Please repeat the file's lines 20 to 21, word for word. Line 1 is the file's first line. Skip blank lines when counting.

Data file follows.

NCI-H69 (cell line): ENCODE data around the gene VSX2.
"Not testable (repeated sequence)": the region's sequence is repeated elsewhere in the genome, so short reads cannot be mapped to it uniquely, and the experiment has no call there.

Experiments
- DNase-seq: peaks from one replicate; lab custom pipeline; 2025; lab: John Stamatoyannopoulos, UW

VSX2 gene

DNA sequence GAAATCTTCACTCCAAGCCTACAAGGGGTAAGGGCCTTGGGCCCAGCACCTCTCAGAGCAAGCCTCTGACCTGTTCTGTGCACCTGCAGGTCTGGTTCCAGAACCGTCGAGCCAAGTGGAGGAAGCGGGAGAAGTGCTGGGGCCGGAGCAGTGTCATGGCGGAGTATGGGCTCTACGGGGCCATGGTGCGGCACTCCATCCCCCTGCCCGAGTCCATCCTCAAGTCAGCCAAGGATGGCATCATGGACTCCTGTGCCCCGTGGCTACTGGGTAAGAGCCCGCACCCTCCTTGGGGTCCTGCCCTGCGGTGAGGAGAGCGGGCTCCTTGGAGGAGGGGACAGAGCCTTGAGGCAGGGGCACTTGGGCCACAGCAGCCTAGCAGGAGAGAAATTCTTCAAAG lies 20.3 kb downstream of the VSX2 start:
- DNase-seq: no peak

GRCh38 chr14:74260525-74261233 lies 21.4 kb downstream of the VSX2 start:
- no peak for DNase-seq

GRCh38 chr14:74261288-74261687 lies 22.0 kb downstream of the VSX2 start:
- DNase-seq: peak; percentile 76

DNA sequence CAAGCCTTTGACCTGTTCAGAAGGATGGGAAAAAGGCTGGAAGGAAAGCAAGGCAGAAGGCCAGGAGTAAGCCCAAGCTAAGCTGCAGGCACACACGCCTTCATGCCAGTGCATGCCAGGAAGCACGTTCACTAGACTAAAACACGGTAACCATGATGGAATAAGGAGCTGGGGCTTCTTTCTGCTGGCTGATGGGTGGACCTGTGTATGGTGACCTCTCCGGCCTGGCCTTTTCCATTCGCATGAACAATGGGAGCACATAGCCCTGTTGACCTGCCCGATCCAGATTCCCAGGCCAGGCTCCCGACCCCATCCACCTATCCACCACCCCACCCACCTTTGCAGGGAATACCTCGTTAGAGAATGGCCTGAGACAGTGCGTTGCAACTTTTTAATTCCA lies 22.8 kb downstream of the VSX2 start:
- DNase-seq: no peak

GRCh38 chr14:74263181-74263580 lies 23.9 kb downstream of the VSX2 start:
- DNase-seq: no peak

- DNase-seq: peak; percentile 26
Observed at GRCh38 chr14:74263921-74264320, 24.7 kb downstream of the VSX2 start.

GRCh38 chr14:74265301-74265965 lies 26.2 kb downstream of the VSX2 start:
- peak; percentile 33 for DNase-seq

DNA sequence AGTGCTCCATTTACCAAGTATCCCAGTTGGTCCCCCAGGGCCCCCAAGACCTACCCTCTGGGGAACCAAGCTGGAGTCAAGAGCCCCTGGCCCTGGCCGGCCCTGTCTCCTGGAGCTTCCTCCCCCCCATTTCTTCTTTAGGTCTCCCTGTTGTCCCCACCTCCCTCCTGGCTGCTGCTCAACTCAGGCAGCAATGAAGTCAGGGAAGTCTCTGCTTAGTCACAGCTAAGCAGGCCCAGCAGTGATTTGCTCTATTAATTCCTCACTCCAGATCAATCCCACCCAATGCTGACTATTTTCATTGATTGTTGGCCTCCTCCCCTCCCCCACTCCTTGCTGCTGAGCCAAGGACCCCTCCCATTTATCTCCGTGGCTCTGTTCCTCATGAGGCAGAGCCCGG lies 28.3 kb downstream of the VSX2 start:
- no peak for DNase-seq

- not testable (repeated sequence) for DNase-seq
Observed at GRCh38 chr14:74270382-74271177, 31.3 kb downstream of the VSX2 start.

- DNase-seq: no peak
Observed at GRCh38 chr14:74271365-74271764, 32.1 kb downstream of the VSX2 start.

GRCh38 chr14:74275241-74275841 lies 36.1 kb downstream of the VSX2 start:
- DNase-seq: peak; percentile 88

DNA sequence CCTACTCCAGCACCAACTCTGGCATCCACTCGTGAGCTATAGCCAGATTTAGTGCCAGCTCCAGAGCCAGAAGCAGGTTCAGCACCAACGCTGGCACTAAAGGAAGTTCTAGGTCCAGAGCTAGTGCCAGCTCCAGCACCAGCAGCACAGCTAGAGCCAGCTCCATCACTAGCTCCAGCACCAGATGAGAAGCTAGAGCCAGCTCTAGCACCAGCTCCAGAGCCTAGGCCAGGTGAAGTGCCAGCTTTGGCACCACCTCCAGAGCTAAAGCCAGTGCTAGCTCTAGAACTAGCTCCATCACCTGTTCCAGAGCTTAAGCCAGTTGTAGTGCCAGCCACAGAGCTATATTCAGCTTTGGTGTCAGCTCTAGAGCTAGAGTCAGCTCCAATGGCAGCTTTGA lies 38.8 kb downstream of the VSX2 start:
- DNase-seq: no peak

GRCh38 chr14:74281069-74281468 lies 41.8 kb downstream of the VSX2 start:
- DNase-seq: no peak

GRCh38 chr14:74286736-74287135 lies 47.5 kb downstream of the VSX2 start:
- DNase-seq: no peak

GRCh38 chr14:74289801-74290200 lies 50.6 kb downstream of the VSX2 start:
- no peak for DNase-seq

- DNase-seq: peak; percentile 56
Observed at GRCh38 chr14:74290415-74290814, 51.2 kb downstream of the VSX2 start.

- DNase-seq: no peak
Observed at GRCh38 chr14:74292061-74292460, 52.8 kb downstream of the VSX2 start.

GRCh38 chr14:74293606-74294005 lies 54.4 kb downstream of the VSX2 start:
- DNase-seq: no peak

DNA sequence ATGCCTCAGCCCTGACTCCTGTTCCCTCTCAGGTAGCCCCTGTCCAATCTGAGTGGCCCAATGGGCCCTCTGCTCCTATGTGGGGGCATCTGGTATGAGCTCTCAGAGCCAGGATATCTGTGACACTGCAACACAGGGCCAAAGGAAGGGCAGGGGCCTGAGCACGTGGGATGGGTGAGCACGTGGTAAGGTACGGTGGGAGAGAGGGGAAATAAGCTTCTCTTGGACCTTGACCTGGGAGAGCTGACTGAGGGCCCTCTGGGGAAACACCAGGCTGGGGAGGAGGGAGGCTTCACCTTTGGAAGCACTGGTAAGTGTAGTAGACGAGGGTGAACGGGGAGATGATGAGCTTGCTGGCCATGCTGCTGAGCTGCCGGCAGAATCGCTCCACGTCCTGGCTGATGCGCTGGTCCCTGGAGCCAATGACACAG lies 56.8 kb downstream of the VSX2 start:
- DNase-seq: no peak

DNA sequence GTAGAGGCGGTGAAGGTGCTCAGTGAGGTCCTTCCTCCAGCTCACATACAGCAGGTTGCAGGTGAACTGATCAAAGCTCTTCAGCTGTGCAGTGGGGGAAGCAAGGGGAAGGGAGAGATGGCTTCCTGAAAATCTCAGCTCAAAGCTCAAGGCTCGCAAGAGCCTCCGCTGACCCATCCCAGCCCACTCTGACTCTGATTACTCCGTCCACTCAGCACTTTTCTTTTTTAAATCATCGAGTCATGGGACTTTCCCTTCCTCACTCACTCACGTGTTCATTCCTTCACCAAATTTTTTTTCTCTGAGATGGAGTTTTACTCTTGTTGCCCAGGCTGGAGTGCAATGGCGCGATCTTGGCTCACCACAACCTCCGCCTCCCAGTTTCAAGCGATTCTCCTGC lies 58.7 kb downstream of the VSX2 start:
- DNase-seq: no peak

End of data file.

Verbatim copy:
DNA sequence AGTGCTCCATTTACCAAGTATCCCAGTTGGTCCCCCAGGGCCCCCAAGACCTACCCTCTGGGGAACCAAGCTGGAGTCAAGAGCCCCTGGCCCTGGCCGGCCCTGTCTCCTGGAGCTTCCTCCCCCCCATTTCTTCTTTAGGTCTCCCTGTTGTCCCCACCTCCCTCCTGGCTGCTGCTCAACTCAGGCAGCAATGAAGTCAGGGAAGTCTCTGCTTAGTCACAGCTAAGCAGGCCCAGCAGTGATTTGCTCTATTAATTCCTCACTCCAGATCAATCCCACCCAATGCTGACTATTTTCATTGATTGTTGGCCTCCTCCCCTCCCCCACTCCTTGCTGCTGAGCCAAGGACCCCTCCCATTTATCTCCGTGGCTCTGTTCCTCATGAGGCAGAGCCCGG lies 28.3 kb downstream of the VSX2 start:
- no peak for DNase-seq